Welcome! As "Annie in Austin" I blog about gardening in Austin, TX with occasional looks back at our former gardens in Illinois. My husband Philo & I also make videos - some use garden images as background for my original songs, some capture Austin events & sometimes we share videos of birds in our garden.
Come talk about gardens, movies, music, genealogy and Austin at the Transplantable Rose and listen to my original songs on YouTube. For an overview read Three Gardens, Twenty Years. Unless noted, these words and photos are my copyrighted work.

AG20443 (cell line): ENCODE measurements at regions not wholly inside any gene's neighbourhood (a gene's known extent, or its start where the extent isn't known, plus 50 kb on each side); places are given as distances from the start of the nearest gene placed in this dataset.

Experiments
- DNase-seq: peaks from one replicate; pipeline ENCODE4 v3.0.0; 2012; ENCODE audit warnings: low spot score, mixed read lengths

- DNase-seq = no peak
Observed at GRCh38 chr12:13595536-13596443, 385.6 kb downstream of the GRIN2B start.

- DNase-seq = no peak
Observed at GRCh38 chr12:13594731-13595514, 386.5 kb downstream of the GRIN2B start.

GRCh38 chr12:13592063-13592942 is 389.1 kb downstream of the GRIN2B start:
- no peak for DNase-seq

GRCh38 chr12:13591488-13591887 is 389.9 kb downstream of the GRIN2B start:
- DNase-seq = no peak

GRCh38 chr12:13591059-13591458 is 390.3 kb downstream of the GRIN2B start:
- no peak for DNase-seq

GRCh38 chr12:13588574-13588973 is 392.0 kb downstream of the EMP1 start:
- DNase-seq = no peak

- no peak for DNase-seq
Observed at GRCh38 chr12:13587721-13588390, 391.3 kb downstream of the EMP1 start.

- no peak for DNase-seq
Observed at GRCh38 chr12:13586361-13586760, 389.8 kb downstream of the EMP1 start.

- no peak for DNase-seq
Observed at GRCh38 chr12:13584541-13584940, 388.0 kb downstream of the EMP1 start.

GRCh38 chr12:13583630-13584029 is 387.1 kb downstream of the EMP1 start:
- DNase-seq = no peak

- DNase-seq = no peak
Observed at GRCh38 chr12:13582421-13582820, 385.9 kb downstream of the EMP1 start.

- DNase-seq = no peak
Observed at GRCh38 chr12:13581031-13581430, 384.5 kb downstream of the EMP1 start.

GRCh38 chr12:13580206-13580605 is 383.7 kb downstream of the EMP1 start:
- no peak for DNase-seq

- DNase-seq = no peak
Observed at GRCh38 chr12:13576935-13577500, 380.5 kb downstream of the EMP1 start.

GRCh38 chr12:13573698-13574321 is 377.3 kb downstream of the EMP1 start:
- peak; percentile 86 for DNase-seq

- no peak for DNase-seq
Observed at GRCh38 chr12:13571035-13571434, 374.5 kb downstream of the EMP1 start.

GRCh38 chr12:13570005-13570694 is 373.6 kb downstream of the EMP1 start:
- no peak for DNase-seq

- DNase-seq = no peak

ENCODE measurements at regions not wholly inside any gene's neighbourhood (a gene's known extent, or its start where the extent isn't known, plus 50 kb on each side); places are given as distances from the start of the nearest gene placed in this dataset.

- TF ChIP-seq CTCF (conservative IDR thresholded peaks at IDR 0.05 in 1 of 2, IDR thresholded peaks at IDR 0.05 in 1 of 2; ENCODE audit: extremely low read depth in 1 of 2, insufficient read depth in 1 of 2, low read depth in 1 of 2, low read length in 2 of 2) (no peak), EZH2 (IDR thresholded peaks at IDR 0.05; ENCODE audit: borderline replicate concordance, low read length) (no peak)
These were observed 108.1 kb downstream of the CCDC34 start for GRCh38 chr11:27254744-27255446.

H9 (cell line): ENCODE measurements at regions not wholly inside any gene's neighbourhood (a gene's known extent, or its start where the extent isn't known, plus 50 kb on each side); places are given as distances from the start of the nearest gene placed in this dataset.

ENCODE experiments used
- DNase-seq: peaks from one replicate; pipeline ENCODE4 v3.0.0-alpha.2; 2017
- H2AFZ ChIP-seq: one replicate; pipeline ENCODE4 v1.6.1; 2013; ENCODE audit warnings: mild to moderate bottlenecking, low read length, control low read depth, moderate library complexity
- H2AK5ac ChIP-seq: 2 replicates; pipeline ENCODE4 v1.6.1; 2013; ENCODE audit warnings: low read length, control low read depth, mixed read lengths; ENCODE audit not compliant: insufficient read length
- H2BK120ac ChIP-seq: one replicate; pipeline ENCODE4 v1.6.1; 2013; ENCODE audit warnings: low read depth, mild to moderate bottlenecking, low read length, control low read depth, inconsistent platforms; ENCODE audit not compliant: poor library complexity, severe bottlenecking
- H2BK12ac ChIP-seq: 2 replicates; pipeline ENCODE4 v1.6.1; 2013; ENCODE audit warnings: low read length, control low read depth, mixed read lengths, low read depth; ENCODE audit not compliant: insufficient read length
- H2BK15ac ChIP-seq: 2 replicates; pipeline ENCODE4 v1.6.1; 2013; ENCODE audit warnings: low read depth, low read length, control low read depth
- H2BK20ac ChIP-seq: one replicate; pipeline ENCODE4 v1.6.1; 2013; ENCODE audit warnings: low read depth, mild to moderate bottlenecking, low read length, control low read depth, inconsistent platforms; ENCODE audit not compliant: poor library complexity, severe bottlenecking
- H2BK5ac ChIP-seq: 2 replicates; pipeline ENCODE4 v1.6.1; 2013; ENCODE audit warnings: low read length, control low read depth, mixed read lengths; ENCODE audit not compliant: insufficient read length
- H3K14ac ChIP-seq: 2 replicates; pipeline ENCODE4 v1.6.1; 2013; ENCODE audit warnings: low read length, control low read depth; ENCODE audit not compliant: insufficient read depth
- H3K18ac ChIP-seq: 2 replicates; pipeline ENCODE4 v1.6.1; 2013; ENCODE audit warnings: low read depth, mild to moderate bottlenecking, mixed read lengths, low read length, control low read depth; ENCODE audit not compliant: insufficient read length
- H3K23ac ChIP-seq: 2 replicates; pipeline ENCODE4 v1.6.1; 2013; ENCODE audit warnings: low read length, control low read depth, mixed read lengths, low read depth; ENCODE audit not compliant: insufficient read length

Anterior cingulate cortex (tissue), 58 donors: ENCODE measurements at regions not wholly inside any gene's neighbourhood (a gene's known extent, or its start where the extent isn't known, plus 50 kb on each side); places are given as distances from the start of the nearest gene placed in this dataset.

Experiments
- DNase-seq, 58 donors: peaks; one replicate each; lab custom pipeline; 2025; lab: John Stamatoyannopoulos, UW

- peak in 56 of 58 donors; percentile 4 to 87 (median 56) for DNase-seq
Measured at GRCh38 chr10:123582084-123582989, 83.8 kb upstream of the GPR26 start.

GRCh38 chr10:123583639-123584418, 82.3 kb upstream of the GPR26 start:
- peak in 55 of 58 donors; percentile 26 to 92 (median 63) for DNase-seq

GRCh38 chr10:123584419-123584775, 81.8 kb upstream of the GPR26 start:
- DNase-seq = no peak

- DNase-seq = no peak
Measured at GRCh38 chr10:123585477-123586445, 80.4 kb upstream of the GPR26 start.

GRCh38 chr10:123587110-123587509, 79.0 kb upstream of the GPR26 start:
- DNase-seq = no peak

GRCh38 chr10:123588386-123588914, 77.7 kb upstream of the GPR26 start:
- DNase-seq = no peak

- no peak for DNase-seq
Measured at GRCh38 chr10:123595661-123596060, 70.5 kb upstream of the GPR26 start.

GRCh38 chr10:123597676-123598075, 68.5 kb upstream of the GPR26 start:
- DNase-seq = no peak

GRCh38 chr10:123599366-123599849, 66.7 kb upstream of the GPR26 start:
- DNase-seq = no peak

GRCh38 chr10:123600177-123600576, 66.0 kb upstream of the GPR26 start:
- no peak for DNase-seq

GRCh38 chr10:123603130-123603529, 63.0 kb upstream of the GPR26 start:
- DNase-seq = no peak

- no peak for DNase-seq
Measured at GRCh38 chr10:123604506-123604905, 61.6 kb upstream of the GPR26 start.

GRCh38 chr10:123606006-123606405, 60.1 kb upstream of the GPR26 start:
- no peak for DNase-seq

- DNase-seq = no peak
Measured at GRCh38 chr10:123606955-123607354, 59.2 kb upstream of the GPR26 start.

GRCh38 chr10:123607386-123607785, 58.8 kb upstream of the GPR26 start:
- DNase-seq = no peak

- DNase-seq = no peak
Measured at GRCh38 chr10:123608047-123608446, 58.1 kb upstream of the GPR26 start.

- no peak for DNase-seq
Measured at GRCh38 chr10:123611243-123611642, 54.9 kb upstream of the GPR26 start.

My garden is in Austin – I’ve been an Austin gardener for years. Why, oh why did I buy this Gardenia jasminoides ‘Veitchii’? I knew it was dumb even before I read ”the infamous gardenia thread”. So why? Well, for one thing, it was on sale at Red Barn, and cost less than an ugly bouquet at the grocery store. And the plant was already budded, ready to pop. There’s even a chance it’ll live, since a fairly large gardenia shrub grows about 6 blocks from here, blooming on the East side of a brick house. Miss Scarlet made me do it. On June 30th, seventy years had passed since Gone With the Wind hit the bookstores, and I decided to reread the book. Although the romance seemed the same, there were aspects I hadn’t noticed when I was younger. Had Margaret Mitchell always talked so much about the landscape? The pages are full of pine trees, peach trees, apple trees, magnolias, oaks, cedars and dogwoods. People gather on porches, rock on verandas, sit in arbors and stroll in rose gardens. Mockingbirds & jays make noise, while Scarlet passes over lawns made of clover and Bermuda grass, and remarks upon daffodils and jonquils, yellow jessamine, Cherokee roses and violets, blackberry brambles, crab apple trees, honeysuckle, sweet shrubs, hills of sweet potatoes, rows of peas & beans, fields of cotton, palmettos, wistaria, crepe myrtles, bald cypress, live oaks covered in moss, ivy, smilax, moss, and grapevines, coleus, geranium, oleander, hydrangea, elephant ear, rubber plants, nasturtiums, hollyhocks, crimson, yellow & white roses, ferns and gladioli. The young women wear fragrant Cape jessamine & pink tea roses in their hair or pinned at the bodice. Most of these plants summoned some sort of mental image, but ‘Cape Jessamine’ was unfamiliar. This turned out to be another name for Gardenia, loved for scented wrist corsages. So when that sale plant beckoned, to own my own fragrant Cape Jessamine was irresistible.